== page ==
Army intelligence photog to speak Saturday
A U.S. Army intelligence photographer, who served in the 1st Infantry Division “The Big Red One,” will speak at the Northwest Regional Library on Saturday about her experience.
Rebeca Brown, who moved to Southwest Florida from Los Angeles 10 months ago, joined the Army in 1980 and served until 1984.
“I wanted to join the Army because I wanted to travel the world and take photos,” she said. “I really love my country.”
Brown recalls that one of the biggest issues in the 1980s was a couple female congresswomen saying women should not be a part of the military.
“I was raised that you could do whatever you want in life,” she said. “I was part of the feminist movement that helped women work in nontraditional positions.”
As an intelligence photographer Brown had many jobs. She flew in planes and helicopters and took aerial photographs of the terrain for the government, as well as photographs of the ground terrain in auxiliary tanks.
Brown flew in the SR71, which had cameras in the belly of the plane. She recalls flying over hostile combatants while in the SR71.
“You put on this jumpsuit and put on a diaper,” she said. “In a blink of an eye you could go anywhere to take photos.”
Some of the aerials were, both in the air and on the ground. of the Russian borders. She also took pictures of large community areas through which people would walk.
Large bodies of water and related terrain were also photographed, in case troops had to go through.
One of the experiences that really stuck out from Brown was while she was stationed in Germany. She spent time with the auxiliary unit riding in tanks to take photos.
“If we had a conflict and NATO had to move in the troops, we would need to know the depth of how to get our troops over,” Brown said.
During that time she also took aerial reconnaissance over the Berlin Wall.
The veteran also enjoyed taking photographs of Hitler’s bunkers. She said not only did she have to take photographs of the artwork and other common items, but she also had to make duplicates of his horrible crimes for the government.
Some of those photographs included the guillotine and shooting of Jewish people against the wall.
Brown, who had top secret clearance, said there were times she was not in uniform when she went to other countries.
The government would drop a portable photo lab by helicopter wherever she was, so she could process the film and give it to one of the generals.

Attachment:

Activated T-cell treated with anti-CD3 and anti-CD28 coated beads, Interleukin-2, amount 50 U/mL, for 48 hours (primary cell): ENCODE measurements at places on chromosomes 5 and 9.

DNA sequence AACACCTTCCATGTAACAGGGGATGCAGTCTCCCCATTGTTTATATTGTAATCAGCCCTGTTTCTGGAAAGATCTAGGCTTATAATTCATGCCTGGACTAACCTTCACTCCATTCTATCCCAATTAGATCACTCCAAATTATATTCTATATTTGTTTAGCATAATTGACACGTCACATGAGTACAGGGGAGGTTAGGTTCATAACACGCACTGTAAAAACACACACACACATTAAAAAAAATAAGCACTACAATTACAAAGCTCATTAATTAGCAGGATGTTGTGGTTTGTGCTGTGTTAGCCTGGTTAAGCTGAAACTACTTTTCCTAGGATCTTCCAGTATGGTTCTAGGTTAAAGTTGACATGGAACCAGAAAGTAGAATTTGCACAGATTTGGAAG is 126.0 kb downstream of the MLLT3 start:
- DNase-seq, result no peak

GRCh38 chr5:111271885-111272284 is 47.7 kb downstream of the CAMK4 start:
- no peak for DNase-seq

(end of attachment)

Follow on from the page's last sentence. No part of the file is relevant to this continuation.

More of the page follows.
“It was a good experience, an awesome experience for me,” Brown said.
After the military, she became a law enforcement officer for the state of California. From there she earned her bachelor’s degree in psychology, as well as a bachelor’s and master’s degree in business.
While in California she worked as a specialist with children between the ages of 5 to 18 who had signs of becoming serial killers. Brown said she would teach them empathy, love and how to connect to the community, so they would have some type of connection.
“Then I became a program director with Phoenix Health in Los Angeles for the probation department,” she said.
Brown created and implemented programs that dealt with such issues as substance abuse and cognitive behavior. She said she would be contacted to go to the prisons. Brown also would hire staff for youth camps and teach them how to connect with kids and mentor them, so they would sustain goals to attend college.
She is currently a member of the Cape Coral VFW Post #8463, Cape Coral VFW Post #8463 Honor Guard, American Legion Post #90 and the American Legion Riders Florida Chapter #90. She is also a volunteer at the Pine Island Museum.
“Eventually I will start again, either try to work with veterans and kids,” Brown said.
Brown will speak at the Northwest Regional Library at 2 p.m. Saturday, March 14.
“I am hoping I get a good turnout,” she said.
In addition to sharing her experience, Brown also wants to share the message that as long as you dream about want you want in the future, you always have a goal to work for. She said it is also very important to teach kids about patriotism.
Brown is speaking on behalf of the SW FL. Military Museum & Library.